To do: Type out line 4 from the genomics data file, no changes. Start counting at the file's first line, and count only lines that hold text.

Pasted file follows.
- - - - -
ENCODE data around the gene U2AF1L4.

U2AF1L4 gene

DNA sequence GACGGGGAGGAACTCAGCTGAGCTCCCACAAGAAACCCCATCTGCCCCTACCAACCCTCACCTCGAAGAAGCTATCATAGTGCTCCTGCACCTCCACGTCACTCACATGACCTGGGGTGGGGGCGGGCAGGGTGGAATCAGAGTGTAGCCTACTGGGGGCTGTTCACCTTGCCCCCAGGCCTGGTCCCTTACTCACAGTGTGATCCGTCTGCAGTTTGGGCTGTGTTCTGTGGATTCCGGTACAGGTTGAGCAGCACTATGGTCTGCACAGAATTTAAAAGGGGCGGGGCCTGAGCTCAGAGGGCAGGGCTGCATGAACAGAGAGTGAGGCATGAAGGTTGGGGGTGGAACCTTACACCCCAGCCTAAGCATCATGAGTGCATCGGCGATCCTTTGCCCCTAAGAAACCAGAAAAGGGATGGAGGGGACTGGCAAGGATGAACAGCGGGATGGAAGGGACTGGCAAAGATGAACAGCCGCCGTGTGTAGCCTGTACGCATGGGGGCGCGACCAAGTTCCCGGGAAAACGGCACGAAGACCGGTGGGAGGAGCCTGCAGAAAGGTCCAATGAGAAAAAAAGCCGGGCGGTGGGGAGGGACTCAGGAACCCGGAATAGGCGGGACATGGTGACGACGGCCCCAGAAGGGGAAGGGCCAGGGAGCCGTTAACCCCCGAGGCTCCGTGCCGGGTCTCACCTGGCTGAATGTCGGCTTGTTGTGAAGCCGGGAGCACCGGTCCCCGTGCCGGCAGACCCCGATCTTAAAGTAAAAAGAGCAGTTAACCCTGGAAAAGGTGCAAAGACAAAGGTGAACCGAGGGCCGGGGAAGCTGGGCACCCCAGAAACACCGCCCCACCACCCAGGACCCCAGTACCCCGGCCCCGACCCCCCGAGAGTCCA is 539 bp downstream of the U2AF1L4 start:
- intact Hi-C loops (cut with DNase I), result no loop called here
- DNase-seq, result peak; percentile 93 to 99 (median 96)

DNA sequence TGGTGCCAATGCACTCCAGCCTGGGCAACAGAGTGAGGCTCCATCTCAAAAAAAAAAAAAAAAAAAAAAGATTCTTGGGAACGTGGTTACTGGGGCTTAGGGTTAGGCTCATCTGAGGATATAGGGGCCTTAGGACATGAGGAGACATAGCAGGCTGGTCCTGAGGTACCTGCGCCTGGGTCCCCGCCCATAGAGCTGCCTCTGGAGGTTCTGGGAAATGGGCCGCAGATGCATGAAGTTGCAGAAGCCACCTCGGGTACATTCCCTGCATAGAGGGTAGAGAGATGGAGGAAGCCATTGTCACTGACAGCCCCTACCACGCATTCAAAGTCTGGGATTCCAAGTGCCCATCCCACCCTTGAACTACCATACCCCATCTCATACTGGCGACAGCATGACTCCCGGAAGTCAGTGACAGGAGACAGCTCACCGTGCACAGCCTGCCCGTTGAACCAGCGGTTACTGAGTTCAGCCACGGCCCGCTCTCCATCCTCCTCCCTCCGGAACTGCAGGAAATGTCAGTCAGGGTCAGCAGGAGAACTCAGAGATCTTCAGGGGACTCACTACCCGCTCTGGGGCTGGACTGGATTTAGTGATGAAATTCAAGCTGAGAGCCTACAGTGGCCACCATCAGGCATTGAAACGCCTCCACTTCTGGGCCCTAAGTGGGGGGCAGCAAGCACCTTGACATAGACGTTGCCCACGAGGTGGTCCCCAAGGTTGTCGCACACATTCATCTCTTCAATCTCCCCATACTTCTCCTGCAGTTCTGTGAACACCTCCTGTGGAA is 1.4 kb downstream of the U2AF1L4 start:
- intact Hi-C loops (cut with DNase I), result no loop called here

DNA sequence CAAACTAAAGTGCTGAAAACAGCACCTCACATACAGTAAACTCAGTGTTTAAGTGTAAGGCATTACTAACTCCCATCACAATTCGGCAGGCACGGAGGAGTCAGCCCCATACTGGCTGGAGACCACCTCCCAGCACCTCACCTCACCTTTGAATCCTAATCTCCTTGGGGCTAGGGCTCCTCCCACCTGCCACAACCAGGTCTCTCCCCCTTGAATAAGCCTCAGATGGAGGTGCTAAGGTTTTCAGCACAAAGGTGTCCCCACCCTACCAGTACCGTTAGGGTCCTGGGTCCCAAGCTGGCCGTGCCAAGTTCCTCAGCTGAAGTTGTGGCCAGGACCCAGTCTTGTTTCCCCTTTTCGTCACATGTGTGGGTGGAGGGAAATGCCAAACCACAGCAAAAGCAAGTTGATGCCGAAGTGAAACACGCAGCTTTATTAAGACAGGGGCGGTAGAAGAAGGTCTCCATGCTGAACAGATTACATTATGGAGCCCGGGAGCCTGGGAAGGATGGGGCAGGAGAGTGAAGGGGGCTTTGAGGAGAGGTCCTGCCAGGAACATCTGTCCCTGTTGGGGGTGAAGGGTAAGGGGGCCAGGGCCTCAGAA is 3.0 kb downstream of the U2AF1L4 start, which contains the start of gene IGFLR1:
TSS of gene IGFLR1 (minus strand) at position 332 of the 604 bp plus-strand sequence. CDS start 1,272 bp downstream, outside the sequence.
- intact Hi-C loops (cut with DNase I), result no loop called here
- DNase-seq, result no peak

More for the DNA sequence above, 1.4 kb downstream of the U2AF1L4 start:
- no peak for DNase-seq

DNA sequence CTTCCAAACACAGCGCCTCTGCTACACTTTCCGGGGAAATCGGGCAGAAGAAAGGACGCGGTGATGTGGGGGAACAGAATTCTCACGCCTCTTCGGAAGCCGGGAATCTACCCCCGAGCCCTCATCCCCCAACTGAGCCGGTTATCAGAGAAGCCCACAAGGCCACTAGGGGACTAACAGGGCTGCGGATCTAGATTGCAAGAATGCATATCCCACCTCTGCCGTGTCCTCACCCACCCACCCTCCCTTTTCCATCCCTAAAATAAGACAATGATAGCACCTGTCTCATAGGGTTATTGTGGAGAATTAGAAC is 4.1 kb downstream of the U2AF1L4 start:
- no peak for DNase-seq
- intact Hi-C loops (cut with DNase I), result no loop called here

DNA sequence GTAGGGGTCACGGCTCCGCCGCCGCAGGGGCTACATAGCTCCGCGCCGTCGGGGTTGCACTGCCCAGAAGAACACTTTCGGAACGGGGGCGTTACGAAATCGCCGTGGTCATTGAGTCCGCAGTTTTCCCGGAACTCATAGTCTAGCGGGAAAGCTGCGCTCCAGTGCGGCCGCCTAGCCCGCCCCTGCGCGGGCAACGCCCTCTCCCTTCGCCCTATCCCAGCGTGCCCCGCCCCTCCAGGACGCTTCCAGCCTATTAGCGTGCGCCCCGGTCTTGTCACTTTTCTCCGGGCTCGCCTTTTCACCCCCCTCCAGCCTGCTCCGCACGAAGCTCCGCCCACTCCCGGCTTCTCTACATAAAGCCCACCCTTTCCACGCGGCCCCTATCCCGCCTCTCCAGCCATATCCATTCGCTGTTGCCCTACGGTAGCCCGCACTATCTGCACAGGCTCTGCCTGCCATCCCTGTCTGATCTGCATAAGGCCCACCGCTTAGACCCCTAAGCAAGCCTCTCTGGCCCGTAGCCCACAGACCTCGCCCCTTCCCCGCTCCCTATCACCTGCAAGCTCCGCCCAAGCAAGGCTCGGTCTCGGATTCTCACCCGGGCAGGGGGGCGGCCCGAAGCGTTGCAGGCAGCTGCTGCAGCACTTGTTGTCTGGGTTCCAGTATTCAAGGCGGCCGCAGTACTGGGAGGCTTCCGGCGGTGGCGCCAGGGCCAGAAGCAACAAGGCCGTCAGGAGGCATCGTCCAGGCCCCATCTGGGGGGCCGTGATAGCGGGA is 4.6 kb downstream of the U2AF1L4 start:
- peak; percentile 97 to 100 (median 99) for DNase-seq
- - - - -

- intact Hi-C loops (cut with DNase I), result no loop called here